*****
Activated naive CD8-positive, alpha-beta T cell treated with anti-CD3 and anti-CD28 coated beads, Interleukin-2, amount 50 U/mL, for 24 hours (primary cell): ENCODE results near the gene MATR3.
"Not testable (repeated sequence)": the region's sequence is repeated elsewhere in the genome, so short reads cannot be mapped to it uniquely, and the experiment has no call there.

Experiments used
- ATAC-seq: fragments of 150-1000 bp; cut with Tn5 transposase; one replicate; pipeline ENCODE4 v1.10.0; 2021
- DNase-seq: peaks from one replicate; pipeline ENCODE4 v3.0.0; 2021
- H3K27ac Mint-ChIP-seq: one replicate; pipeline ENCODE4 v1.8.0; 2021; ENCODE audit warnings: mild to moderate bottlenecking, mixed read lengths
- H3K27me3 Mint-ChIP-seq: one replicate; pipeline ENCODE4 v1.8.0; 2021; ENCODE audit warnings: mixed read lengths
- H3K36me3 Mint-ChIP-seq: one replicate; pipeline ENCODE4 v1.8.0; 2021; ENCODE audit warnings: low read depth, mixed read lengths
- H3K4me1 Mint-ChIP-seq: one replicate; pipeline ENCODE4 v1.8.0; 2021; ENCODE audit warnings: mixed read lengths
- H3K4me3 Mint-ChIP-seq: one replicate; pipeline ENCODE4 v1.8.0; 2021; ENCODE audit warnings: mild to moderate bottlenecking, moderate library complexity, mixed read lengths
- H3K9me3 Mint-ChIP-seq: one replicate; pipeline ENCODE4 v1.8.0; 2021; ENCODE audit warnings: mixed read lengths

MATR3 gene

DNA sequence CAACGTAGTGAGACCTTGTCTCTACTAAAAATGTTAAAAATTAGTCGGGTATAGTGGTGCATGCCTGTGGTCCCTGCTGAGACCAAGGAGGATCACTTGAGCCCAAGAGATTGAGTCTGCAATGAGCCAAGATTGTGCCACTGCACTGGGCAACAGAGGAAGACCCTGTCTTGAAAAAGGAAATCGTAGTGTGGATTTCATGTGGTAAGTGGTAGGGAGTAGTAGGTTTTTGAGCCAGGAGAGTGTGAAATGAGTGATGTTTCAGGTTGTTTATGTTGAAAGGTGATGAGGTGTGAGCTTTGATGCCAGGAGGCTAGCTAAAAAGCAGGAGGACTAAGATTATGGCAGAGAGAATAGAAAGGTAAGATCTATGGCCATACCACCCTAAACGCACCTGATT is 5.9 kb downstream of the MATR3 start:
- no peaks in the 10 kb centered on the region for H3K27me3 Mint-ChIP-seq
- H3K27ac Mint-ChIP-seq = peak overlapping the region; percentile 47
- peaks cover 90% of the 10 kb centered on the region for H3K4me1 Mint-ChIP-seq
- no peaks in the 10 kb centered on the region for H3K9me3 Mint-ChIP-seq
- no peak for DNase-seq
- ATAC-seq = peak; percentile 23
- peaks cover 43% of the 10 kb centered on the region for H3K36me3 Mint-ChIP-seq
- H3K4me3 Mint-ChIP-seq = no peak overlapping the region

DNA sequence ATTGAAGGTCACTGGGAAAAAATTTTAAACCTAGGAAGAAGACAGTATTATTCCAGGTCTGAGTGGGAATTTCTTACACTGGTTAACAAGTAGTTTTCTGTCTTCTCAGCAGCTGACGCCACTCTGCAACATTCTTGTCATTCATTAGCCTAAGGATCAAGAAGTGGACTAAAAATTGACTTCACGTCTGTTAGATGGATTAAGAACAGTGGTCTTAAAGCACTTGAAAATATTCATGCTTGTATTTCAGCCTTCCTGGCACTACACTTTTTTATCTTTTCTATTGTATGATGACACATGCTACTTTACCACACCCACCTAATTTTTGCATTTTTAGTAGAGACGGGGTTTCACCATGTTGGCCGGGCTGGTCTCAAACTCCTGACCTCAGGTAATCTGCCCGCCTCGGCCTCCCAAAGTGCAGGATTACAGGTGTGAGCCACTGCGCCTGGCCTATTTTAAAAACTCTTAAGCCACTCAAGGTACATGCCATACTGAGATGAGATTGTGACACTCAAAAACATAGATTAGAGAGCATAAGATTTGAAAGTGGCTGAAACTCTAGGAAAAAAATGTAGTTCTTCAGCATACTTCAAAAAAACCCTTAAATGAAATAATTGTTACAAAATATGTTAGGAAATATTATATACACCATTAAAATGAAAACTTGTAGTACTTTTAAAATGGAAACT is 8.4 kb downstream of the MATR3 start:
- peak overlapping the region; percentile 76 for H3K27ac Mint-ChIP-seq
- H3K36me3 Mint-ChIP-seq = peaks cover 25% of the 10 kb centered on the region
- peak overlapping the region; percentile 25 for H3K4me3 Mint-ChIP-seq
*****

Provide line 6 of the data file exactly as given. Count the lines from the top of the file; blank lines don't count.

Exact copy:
- H3K27ac Mint-ChIP-seq: one replicate; pipeline ENCODE4 v1.8.0; 2021; ENCODE audit warnings: mild to moderate bottlenecking, mixed read lengths